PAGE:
National Freedom of Information Coalition
Protecting Your Right to Open Government

Accountability part of privatization discussion

INDIANAPOLIS — Accountability and transparency are issues when a government operation is privatized, according to panelists discussing privatization trends at the 2006 Freedom of Information Summit.

Speakers included Ellen Dannin, a law professor at Wayne State University, J. David Donahue, Indiana Corrections Commissioner, Dennis Houlihan, from the American Federation of State, County and Municipal Employees, and Geoffrey Segal from the Reason Foundation.

Supporters of privatization say it creates competition, which leads to better service and lower prices. But the panelists did not agree whether that actually was the end result.

Dannin questioned levels of accountability in a privatized government operation and whether competition really exists in these operations, citing examples from a number of states that have privatized operations such as welfare-to-work programs and highway operations.

"All issues boil down to accountability," she said.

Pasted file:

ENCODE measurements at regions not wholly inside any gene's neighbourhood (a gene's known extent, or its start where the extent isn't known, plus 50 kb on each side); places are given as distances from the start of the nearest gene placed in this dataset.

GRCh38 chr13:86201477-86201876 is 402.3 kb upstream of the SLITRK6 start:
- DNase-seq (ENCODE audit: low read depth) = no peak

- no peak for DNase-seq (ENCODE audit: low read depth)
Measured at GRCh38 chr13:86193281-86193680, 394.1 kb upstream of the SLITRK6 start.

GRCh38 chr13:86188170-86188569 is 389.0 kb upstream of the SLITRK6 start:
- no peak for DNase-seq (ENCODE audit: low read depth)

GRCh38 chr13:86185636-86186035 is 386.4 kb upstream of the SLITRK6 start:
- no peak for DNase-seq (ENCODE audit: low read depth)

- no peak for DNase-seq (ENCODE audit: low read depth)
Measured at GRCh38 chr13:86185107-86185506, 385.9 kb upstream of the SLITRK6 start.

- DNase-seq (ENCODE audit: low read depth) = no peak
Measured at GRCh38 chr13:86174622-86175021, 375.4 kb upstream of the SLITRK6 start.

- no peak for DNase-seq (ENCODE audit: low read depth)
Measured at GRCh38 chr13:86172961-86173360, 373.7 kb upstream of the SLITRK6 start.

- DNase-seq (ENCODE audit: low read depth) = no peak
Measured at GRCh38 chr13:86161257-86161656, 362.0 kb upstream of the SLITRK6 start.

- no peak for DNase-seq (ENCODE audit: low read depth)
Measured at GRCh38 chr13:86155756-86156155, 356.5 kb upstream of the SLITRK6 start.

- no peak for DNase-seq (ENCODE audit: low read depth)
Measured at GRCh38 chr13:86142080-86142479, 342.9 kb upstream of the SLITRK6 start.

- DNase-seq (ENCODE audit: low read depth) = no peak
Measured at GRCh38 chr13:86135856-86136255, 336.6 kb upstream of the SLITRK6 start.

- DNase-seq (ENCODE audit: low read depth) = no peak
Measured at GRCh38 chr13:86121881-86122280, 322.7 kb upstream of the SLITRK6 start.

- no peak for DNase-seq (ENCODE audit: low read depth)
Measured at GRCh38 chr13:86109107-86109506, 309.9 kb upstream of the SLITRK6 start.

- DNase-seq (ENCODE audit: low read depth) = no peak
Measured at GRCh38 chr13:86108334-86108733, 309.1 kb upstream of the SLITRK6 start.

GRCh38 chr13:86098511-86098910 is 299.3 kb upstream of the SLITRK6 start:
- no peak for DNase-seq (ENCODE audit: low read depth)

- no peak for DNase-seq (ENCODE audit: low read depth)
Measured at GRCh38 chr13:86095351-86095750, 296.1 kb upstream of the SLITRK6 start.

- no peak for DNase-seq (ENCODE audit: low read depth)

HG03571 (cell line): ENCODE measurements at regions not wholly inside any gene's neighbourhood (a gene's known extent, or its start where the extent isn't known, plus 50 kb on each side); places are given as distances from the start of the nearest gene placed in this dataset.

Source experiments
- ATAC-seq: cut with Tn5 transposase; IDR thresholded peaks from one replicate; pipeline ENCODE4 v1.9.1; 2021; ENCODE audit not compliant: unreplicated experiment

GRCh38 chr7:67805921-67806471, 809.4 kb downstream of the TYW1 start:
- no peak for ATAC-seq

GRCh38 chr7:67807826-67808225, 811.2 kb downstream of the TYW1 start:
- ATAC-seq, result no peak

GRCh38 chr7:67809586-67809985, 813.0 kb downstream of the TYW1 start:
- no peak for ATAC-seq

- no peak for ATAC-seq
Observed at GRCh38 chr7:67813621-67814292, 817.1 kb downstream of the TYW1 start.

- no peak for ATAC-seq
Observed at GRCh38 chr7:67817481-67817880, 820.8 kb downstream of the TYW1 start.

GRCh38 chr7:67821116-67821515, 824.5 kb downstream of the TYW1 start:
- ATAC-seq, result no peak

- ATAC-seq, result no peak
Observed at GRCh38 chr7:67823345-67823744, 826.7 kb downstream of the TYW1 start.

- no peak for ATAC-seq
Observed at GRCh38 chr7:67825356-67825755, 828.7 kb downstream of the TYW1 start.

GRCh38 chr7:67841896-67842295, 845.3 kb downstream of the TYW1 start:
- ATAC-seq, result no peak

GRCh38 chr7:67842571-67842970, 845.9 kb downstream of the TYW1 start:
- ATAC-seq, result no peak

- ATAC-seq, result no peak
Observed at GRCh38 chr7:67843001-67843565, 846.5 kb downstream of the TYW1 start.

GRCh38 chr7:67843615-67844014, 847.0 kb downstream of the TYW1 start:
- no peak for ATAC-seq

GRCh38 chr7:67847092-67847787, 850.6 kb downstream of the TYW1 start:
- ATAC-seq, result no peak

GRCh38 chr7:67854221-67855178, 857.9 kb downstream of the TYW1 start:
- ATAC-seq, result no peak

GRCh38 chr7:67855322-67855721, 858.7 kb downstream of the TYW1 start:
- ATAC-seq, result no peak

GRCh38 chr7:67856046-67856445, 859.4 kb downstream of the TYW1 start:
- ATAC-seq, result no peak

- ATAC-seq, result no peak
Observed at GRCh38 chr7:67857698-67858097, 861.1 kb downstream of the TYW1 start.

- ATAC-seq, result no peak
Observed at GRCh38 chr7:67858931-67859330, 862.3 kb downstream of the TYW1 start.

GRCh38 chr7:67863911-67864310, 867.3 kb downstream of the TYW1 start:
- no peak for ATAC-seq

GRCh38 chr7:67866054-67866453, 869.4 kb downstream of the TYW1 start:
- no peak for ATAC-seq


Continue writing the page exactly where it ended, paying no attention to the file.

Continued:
Donahue made a case for privatization, saying that it helps to control costs and enhance services, while reducing the time needed to get things done. According to Donahue, privatization allows the government to buy a service that couldn't be delivered efficiently or effectively in government.

"Competition breeds excellence in the government sector," he said.

Segal stated that there is a lot about privatization that both sides would agree on, such as the need for accountability and the ability to measure results. He said that a competitive environment is better than a monopoly, and the result should be savings and quality service.

Some panelists also questioned whether records of a privatized operation would be as accessible as one operated directly by government.

Houlihan said privatization can create two sides of government, an open government and a shadow government, or the privatized part that people don't know everything about. He said that he would instead like to see "all government open to the sunshine."